how to have a long term relationship

  • Posted by a hidden member.
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    Apr 05, 2010 4:58 AM GMT
    well, that's a dumb question I know, so dude if u wanna be mean jus go away.
    to begin with, I don't have any long term relationship so far. The longest one I have had was one year and that was with a girl.
    The guy I'm kinda dating now told me "in the gay world dating is a whole different story, the first few u date jus can't work out." and it seems to be true cos guys I've dated jus wanna fool around.
    So any advice from folks who have a long term relationship?? THX!!
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    Apr 05, 2010 11:48 AM GMT
    kc524 said So any advice from folks who have a long term relationship?? THX!!

    What you're asking can't be answered in a thread post. It would have to be book-length.
  • Posted by a hidden member.
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    Apr 05, 2010 12:19 PM GMT
    The Quick Shortcut to How to have a LTR

    1. Be the type of person you are looking for...seriously!

    2. It does matter what you do when no one is looking

    rinse
    repeat
  • Posted by a hidden member.
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    Apr 05, 2010 12:26 PM GMT

    Copulate

    Compromise

    Copulate

    Communicate

    Copulate

  • Posted by a hidden member.
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    Apr 05, 2010 12:33 PM GMT
    The first step in being in a LTR is to not look for LTR material at 12:45 at night at the club, after a few drinks....from my personal experience, you don't find love in a bar.

    Im going on 7 years with my boyfriend and thats like the golden 50th anniversary in straight world. All i can say is, relationships arent easy, they take work, and plenty of honesty. Be yourself, so they fall in love with YOU. Oh, and Mr Perfect only exists in the minds of those whose relationships havent made it past the honeymoon stage...The real relationship starts when you are actually human and vulnerable around your boyfriend. Eric and I are far from perfect, but we love each other, and even when our fights are at their loudest, we still can't imagine a day without each other...

    There is no single path to finding that special someone; just keep your mind and heart open, you never know who will come around.
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    Apr 05, 2010 12:38 PM GMT
    Hey kc524, I've heard this same complaint "The guy I'm kinda dating now told me "in the gay world dating is a whole different story, the first few u date jus can't work out." and it seems to be true cos guys I've dated jus wanna fool around."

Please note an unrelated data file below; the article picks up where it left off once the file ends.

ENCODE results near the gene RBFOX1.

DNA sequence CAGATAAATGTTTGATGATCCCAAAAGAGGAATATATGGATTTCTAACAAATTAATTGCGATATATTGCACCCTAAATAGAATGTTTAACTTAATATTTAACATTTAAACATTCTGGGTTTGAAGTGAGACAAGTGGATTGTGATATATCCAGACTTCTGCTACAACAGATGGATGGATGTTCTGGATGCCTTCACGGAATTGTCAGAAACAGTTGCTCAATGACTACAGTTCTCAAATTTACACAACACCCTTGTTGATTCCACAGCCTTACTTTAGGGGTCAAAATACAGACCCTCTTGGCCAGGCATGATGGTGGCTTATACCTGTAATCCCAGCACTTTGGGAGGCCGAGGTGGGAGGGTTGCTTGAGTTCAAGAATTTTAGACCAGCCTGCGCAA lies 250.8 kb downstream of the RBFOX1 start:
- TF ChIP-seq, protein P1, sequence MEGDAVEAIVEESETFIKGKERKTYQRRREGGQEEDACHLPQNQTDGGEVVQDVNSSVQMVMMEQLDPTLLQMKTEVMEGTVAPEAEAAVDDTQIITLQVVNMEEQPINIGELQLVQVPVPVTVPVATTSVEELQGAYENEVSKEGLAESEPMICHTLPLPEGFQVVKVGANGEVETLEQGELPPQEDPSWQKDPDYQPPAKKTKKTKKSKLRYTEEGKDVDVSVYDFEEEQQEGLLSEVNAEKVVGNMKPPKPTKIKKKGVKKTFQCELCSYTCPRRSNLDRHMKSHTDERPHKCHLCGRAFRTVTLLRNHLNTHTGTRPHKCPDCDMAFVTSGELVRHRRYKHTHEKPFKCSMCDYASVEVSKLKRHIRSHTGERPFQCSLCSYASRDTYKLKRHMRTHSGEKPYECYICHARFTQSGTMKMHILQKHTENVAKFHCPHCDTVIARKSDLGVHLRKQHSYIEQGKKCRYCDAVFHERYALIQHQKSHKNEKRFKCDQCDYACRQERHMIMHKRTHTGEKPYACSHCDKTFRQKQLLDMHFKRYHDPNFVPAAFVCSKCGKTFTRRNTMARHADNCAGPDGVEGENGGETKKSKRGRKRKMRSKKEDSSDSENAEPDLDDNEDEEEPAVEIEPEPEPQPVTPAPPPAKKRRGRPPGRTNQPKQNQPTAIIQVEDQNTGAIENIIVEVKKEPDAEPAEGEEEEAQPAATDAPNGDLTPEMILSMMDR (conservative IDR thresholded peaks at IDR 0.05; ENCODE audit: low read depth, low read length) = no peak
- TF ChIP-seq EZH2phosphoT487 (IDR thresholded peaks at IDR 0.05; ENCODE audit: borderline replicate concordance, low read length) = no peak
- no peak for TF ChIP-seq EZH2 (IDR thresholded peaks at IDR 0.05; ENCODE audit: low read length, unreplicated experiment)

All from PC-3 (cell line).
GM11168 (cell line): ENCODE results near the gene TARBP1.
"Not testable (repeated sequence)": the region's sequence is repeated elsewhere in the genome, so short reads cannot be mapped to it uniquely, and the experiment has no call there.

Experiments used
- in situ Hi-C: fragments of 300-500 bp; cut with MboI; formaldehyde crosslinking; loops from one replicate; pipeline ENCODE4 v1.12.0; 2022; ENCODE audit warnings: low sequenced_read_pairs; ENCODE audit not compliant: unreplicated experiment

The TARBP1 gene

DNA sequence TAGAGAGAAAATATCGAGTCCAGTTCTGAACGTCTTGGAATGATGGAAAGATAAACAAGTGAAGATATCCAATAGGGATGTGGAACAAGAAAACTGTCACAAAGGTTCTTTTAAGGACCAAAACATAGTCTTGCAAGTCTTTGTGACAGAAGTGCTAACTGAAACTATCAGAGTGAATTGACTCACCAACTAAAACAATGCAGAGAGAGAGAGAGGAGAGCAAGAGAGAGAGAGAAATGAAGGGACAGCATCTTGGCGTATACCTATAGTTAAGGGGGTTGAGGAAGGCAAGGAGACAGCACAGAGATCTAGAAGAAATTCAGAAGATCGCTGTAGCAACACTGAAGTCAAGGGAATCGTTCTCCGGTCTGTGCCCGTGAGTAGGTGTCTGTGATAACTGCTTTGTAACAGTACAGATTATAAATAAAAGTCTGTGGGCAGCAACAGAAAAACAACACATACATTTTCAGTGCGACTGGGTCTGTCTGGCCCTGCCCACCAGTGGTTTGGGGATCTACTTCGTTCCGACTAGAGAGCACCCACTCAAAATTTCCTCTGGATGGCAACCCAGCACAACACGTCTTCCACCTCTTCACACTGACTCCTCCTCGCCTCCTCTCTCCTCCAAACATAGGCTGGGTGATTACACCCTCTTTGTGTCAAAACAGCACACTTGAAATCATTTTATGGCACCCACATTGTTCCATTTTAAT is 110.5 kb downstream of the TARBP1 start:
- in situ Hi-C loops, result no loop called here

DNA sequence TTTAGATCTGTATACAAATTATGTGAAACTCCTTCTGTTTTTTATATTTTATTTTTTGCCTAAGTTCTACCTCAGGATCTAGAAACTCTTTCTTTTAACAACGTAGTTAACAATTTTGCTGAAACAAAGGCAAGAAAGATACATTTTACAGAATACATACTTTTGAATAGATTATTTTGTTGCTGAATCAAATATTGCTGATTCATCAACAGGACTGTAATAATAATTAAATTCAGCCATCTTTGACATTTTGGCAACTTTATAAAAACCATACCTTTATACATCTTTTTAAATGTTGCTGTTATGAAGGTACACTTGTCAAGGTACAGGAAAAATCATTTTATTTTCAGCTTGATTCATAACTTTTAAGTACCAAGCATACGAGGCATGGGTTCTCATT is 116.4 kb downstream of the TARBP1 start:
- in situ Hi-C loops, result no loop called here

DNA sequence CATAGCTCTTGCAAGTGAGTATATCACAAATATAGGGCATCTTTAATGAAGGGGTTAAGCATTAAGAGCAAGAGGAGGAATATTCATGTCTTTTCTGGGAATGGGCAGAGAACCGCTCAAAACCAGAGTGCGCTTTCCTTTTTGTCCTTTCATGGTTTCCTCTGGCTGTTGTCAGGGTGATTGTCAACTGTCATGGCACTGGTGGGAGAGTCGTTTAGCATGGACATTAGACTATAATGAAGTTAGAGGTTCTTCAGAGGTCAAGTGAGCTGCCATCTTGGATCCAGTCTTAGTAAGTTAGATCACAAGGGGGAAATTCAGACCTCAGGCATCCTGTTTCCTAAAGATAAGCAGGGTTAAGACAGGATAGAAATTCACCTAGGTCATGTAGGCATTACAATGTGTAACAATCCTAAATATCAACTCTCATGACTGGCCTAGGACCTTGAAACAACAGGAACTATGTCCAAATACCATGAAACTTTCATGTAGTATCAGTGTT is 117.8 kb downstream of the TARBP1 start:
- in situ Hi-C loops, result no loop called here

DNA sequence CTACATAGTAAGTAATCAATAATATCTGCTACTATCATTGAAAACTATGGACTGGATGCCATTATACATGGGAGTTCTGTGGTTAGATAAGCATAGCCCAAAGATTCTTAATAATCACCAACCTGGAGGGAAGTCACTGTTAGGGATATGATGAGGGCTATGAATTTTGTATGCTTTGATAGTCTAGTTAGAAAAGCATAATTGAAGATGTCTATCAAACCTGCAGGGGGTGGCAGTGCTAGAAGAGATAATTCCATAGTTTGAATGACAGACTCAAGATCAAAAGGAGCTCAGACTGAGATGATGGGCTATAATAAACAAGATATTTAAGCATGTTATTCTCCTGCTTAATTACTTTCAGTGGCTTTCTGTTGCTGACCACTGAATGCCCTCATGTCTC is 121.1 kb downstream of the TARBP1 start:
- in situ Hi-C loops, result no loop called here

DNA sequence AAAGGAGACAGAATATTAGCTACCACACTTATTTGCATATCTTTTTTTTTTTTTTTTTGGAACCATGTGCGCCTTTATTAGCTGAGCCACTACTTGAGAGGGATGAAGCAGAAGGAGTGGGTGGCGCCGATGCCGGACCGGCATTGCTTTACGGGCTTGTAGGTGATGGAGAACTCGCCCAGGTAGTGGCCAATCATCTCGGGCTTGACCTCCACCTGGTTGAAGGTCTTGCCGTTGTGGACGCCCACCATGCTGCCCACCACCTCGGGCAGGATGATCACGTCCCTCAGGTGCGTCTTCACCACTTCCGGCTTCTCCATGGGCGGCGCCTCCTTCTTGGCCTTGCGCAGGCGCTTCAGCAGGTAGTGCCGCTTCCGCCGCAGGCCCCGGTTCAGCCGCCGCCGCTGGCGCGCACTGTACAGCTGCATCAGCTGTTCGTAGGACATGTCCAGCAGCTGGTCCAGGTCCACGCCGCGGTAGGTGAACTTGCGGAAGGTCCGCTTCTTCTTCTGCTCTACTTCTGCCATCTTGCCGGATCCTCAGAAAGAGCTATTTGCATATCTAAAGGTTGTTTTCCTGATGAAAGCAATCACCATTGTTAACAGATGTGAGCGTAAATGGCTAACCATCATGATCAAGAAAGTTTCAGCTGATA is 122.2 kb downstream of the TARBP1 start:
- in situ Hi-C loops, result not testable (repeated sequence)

...from many straight men and women about their own experiences dating!

    -Doug
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    Apr 05, 2010 5:55 PM GMT
    MuchMoreThanMuscle saidMen are sluts.....



    Celebrate!!
    ^^^this^^^
  • Posted by a hidden member.
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    Apr 05, 2010 6:41 PM GMT
    Opposites may attract, but they don't stay together. You have to have more things in common than things that are different.

    You have to be willing to compromise equally. (That means that you BOTH have to agree on what 'equally' means.)

    You have to communicate regularly, openly and honestly. Every time either of you say "Well, I can't tell him that" it's another nail in the coffin.

    You have to be able to weather a storm together. This is the test of any relationship. It is the very thing that strengthens or weakens a relationship in the way it's handled by both. Think about it this way: If he literally lost a leg, would you stay with him, or conversely, would he stay with you if the situation were reversed.

    You have to be on the same page in life logistics. Finance, work, responsibilities, friendships, family, etc. This doesn't mean you have to be in the same place regarding these items, but you must fully accept each other's views, status, and ideas regarding them.

    If you think there are things about him that will change, that you want to change, that will need to change: get out now! The only personal changing that should be done in a relationship that you're responsible for is yourself. If you don't love him as he is, then it won't work. The corollary to that is that if he does change (and it isn't a self destructive action) then you need to roll with it.

    If the relationship doesn't seem great to begin with, it's not likely to improve. It can improve, but it's better to start with something good and watch it get better than to be in something mediocre and expect it to improve without a LOT of work from BOTH parties.

    It's far less about the luck in finding the right person than in recognizing that person when he's right in front of you (whether it's literally or virtually).